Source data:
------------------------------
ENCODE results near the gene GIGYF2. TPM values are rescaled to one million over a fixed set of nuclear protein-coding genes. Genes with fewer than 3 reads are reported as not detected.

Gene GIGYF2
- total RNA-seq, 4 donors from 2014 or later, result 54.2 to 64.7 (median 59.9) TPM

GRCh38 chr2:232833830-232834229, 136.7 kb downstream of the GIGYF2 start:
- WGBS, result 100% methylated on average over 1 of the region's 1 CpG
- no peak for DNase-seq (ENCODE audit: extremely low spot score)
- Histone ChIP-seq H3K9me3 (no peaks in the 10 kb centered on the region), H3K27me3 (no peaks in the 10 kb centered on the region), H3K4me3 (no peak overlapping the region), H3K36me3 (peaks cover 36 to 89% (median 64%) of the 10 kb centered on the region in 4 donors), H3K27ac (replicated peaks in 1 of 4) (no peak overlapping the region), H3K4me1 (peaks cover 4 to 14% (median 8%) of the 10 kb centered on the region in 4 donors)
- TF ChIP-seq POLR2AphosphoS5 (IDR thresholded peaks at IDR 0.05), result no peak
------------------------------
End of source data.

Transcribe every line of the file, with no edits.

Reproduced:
ENCODE results near the gene GIGYF2. TPM values are rescaled to one million over a fixed set of nuclear protein-coding genes. Genes with fewer than 3 reads are reported as not detected.

Gene GIGYF2
- total RNA-seq, 4 donors from 2014 or later, result 54.2 to 64.7 (median 59.9) TPM

GRCh38 chr2:232833830-232834229, 136.7 kb downstream of the GIGYF2 start:
- WGBS, result 100% methylated on average over 1 of the region's 1 CpG
- no peak for DNase-seq (ENCODE audit: extremely low spot score)
- Histone ChIP-seq H3K9me3 (no peaks in the 10 kb centered on the region), H3K27me3 (no peaks in the 10 kb centered on the region), H3K4me3 (no peak overlapping the region), H3K36me3 (peaks cover 36 to 89% (median 64%) of the 10 kb centered on the region in 4 donors), H3K27ac (replicated peaks in 1 of 4) (no peak overlapping the region), H3K4me1 (peaks cover 4 to 14% (median 8%) of the 10 kb centered on the region in 4 donors)
- TF ChIP-seq POLR2AphosphoS5 (IDR thresholded peaks at IDR 0.05), result no peak